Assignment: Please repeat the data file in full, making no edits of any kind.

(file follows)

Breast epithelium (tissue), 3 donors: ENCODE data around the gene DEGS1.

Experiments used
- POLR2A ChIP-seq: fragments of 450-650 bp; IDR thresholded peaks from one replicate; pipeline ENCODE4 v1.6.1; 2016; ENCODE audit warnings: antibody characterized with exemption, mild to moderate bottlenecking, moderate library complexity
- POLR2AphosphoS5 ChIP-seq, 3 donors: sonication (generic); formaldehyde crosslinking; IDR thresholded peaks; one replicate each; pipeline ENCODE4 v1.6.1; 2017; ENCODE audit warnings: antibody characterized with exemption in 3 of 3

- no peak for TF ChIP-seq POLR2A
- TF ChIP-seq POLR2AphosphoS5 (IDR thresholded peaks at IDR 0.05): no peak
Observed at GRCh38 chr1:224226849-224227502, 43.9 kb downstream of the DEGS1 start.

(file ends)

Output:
Breast epithelium (tissue), 3 donors: ENCODE data around the gene DEGS1.

Experiments used
- POLR2A ChIP-seq: fragments of 450-650 bp; IDR thresholded peaks from one replicate; pipeline ENCODE4 v1.6.1; 2016; ENCODE audit warnings: antibody characterized with exemption, mild to moderate bottlenecking, moderate library complexity
- POLR2AphosphoS5 ChIP-seq, 3 donors: sonication (generic); formaldehyde crosslinking; IDR thresholded peaks; one replicate each; pipeline ENCODE4 v1.6.1; 2017; ENCODE audit warnings: antibody characterized with exemption in 3 of 3

- no peak for TF ChIP-seq POLR2A
- TF ChIP-seq POLR2AphosphoS5 (IDR thresholded peaks at IDR 0.05): no peak
Observed at GRCh38 chr1:224226849-224227502, 43.9 kb downstream of the DEGS1 start.